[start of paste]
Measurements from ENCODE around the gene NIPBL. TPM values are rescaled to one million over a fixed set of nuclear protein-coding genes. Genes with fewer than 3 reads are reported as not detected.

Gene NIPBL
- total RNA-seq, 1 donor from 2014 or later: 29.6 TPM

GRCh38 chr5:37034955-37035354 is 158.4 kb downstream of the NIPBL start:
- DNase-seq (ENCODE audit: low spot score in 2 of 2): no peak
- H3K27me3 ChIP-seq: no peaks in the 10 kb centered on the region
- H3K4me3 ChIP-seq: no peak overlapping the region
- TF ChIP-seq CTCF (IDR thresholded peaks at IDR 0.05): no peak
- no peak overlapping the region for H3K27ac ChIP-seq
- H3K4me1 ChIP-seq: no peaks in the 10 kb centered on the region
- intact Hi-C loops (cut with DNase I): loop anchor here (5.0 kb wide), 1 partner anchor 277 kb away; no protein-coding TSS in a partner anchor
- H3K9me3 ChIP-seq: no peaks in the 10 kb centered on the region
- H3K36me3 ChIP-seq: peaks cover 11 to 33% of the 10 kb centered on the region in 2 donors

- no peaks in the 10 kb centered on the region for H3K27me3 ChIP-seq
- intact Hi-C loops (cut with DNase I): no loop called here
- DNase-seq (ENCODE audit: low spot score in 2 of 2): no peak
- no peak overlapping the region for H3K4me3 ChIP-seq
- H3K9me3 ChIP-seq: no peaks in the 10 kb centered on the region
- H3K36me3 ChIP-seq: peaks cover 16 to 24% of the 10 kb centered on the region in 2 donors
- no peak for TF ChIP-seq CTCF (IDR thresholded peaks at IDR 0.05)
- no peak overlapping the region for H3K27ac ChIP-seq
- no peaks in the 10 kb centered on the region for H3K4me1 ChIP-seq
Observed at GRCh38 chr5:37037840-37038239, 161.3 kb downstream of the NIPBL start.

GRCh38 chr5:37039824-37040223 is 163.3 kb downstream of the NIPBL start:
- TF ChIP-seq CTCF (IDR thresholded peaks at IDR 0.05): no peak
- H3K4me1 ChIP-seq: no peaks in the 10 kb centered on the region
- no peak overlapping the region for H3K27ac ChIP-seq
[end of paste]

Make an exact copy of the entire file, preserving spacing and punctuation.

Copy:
Measurements from ENCODE around the gene NIPBL. TPM values are rescaled to one million over a fixed set of nuclear protein-coding genes. Genes with fewer than 3 reads are reported as not detected.

Gene NIPBL
- total RNA-seq, 1 donor from 2014 or later: 29.6 TPM

GRCh38 chr5:37034955-37035354 is 158.4 kb downstream of the NIPBL start:
- DNase-seq (ENCODE audit: low spot score in 2 of 2): no peak
- H3K27me3 ChIP-seq: no peaks in the 10 kb centered on the region
- H3K4me3 ChIP-seq: no peak overlapping the region
- TF ChIP-seq CTCF (IDR thresholded peaks at IDR 0.05): no peak
- no peak overlapping the region for H3K27ac ChIP-seq
- H3K4me1 ChIP-seq: no peaks in the 10 kb centered on the region
- intact Hi-C loops (cut with DNase I): loop anchor here (5.0 kb wide), 1 partner anchor 277 kb away; no protein-coding TSS in a partner anchor
- H3K9me3 ChIP-seq: no peaks in the 10 kb centered on the region
- H3K36me3 ChIP-seq: peaks cover 11 to 33% of the 10 kb centered on the region in 2 donors

- no peaks in the 10 kb centered on the region for H3K27me3 ChIP-seq
- intact Hi-C loops (cut with DNase I): no loop called here
- DNase-seq (ENCODE audit: low spot score in 2 of 2): no peak
- no peak overlapping the region for H3K4me3 ChIP-seq
- H3K9me3 ChIP-seq: no peaks in the 10 kb centered on the region
- H3K36me3 ChIP-seq: peaks cover 16 to 24% of the 10 kb centered on the region in 2 donors
- no peak for TF ChIP-seq CTCF (IDR thresholded peaks at IDR 0.05)
- no peak overlapping the region for H3K27ac ChIP-seq
- no peaks in the 10 kb centered on the region for H3K4me1 ChIP-seq
Observed at GRCh38 chr5:37037840-37038239, 161.3 kb downstream of the NIPBL start.

GRCh38 chr5:37039824-37040223 is 163.3 kb downstream of the NIPBL start:
- TF ChIP-seq CTCF (IDR thresholded peaks at IDR 0.05): no peak
- H3K4me1 ChIP-seq: no peaks in the 10 kb centered on the region
- no peak overlapping the region for H3K27ac ChIP-seq